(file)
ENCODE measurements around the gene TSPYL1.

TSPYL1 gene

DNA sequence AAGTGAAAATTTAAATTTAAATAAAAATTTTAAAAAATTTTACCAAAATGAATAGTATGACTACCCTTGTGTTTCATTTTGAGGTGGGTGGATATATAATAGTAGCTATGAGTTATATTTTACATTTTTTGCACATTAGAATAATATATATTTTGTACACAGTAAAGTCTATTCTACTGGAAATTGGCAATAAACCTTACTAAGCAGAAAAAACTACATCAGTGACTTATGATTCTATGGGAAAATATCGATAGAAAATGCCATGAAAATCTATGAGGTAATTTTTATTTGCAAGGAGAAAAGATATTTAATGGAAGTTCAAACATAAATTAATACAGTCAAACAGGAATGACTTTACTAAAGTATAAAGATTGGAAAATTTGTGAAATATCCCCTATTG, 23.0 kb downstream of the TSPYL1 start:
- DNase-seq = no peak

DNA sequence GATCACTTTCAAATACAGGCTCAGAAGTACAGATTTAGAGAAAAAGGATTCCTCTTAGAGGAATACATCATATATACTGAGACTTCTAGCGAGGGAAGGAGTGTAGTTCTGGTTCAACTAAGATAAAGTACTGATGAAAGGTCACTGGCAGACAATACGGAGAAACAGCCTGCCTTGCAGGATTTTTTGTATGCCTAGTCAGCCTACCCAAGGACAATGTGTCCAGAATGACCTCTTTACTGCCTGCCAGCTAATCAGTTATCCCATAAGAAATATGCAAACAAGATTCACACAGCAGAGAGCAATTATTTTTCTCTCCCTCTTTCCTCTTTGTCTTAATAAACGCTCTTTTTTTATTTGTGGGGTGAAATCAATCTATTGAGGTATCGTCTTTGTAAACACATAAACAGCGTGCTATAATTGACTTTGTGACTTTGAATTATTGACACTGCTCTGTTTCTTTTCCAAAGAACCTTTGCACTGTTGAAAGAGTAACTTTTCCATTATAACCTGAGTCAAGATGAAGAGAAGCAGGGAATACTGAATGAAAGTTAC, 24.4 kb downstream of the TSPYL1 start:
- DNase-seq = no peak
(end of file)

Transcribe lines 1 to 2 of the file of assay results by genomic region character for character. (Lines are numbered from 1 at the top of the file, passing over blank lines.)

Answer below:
ENCODE measurements around the gene TSPYL1.

TSPYL1 gene